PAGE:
Not even Marion Cotillard can boost this arduous account of soulmates and sexuality.
Every year, there’s that one film from Cannes which gets a critical mauling. This year was the turn of In The Fade, and twelve months ago, From the Land of the Moon felt those thrashing teeth. Now prepped for theatrical release here in Blighty, it really isn’t hard to see why. Sure, this is a melodically photographed work, and anything fronting the supreme Marion Cotillard warrants watching, but director Nicole Garcia’s wartime romance infuriates with its meandering pace, and recycled storytelling.
Postcard cinema if there ever was, Garcia’s idyllic French voyage unfolds over two arduous hours, as Cottilard’s heroine, Gabrielle, dreams of escaping the clutches of a predetermined fate. It’s the 1940s, and she and husband, José (Alex Brendemühl), are taking their son, Marc (Victor Quilichini), to Lyon for a piano competition. When Gabrielle spots the name of a street by chance, she gets distraught and panicked, demanding their driver stop the car. Flustered, she rushes over to an apartment building and traces her finger over a name by the buzzer code – Sauvage.
From here things take a conventional, and peculiarly explored turn. For a film of much narrative simplicity – it is after all, just another love story – From the Land of the Moon takes a significantly long time to roll out the obvious. It becomes evident that Gabrielle has always been something of a black sheep; the wildcard of her family unit, as it were. The eldest of humble French villagers, she was proclaimed “mad” by her community because of her tendency for fits, cramps, and histrionics. Yet for her, the sole attention and compassion she seeks is that one principle thing – to experience unconditional love. Spaniard José is not the one who she’ll find such intimacy with, for their marriage arrangement was enforced by her tiresome mother.
So, where does the mysterious ‘Sauvage’ come from then? Well, that’s the kicker. Following a miscarriage (poorly handled considering its emotional density…), the loveless duo head to the coast. Dependable, and boring, José begins to build them a house. Meanwhile, Gabrielle now suddenly might or might not have stone disease, and is taken to a spa center for therapeutic treatment. There, she meets André Sauvage (Louis Garrel); the floppy-haired heartthrob suffering from a kidney infection following a military tour in Indochina. Of course Sauvage is way more interesting, charismatic, desirable, and spiritual than José, despite having the personality of sea kelp. Seriously, he just grunts and sighs; that’s pretty much the entirety of his character genetics.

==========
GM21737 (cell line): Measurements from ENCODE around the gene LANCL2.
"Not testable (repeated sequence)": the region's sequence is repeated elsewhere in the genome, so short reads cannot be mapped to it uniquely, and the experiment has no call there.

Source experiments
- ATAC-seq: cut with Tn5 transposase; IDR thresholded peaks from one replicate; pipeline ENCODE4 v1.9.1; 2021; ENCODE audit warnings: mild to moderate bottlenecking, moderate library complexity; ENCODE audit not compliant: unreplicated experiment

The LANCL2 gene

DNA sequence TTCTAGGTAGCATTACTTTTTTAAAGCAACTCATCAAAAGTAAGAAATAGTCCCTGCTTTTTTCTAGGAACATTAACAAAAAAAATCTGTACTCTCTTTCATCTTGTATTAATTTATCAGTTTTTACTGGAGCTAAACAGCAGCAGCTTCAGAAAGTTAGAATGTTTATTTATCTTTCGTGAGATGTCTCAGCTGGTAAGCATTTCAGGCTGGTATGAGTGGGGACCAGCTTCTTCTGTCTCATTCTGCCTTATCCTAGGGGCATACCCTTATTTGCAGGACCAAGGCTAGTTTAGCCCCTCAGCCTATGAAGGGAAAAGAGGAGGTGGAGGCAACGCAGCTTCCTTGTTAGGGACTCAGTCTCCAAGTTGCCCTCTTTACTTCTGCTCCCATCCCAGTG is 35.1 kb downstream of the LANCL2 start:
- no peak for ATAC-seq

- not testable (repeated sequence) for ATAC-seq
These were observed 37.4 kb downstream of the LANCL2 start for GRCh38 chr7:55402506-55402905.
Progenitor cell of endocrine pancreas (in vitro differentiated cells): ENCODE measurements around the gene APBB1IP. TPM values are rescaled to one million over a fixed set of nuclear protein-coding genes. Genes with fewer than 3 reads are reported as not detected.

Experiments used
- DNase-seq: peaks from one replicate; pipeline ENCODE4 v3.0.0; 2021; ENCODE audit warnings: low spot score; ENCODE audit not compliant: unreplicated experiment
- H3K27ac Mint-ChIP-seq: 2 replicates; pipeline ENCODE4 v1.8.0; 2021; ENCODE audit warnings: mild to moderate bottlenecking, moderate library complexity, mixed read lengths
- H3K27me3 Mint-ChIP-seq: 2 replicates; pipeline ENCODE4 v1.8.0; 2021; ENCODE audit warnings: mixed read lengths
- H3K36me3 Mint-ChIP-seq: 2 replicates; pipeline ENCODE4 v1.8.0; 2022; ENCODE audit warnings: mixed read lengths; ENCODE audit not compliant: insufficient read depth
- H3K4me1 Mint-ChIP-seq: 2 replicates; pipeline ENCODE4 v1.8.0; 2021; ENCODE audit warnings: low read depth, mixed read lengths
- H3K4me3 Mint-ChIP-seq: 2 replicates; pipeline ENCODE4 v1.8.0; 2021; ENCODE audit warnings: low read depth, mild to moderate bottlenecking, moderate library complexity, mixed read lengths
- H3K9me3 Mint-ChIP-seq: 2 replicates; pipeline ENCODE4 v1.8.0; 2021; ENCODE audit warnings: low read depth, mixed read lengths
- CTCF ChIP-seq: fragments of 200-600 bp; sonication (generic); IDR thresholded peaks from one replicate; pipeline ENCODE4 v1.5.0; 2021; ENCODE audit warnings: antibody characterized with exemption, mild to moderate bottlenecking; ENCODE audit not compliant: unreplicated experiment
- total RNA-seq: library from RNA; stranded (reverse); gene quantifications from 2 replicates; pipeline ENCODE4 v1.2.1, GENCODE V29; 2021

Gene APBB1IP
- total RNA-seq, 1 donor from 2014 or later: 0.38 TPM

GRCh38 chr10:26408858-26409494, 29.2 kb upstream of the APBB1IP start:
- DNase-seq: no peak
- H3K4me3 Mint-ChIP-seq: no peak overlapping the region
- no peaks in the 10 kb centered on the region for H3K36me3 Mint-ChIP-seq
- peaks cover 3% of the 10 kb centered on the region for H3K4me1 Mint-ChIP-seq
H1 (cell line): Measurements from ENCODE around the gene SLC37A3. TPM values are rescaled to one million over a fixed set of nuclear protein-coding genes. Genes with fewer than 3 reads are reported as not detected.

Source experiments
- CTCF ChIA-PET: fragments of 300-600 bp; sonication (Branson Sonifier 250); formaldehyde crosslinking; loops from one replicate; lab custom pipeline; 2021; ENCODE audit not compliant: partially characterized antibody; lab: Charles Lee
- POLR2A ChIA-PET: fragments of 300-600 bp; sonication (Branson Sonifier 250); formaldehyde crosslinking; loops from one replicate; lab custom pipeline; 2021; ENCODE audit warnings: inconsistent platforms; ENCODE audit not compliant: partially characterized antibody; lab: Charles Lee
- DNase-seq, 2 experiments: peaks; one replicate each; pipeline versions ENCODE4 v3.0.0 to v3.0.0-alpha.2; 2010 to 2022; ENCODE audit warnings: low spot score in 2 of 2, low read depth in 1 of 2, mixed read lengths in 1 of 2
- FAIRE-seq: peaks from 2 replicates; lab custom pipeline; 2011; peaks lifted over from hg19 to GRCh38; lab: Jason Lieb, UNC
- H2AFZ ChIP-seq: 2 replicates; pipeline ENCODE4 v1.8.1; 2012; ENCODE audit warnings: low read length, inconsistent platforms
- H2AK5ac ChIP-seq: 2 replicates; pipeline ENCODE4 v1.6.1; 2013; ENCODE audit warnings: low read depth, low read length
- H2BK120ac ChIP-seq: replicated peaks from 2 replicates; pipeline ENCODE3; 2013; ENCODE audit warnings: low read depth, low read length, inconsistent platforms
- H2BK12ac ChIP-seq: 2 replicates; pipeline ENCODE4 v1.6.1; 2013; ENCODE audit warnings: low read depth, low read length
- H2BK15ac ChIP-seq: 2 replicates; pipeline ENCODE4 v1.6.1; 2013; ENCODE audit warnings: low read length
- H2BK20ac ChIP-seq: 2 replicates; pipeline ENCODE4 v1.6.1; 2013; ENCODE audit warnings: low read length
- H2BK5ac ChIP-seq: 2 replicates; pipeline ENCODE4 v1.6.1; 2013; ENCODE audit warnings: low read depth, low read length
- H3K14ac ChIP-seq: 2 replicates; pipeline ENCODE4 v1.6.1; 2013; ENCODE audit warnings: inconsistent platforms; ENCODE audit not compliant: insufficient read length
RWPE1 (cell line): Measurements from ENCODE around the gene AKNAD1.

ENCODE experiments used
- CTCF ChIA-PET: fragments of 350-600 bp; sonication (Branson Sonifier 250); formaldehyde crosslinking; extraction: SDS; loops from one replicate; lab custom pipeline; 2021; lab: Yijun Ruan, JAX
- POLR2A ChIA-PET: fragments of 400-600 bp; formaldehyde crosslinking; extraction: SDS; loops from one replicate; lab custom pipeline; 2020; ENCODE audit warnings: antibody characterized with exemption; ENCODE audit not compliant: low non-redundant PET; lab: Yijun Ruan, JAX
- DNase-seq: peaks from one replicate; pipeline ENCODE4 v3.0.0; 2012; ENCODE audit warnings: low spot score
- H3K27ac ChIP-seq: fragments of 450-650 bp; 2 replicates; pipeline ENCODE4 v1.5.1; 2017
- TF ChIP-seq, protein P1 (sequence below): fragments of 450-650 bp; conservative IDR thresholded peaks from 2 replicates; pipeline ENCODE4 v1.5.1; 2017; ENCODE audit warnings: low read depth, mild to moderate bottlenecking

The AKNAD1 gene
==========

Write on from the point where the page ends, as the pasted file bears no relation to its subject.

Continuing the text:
Garcia’s intention is somewhat admirable. She is attempting to underpin the inner turmoil of a conflicted soul; a person who has comfort and stability, yet lacks fulfilment and completion. Her sexual frustrations, and fundamental womanhood somehow oppressed by her seemingly innocuous partner. The trouble is, From the Land of the Moon lacks any of the subtlety, and worse, potency, to make such expressions come to light. The watered screenplay doesn’t provide enough for the usually magnetic Cotillard to feed on, therefore seizing any opportunity for the audience to become emotionally invested. Instead we feel like tourists upon an extremely long, and extremely repetitive, scenic route.
That’s not to say the film, which competed for the Palme d’Or in 2016, is completely without merit. The visuals are tranquil for starters, and its melodic score contains the poetry so sorely lacking from the narrative. Garcia’s direction is somewhat commendable too, even if her editors insist on throwing plentiful spanners.
Ironically, this is a story about freeing from entrapment – both physical and psychological – yet many spectators are bound to find themselves rattling the bars; desperately trying to escape this prison of mundanity.
From the Land of the Moon opens in select UK cinemas on Friday 9th June.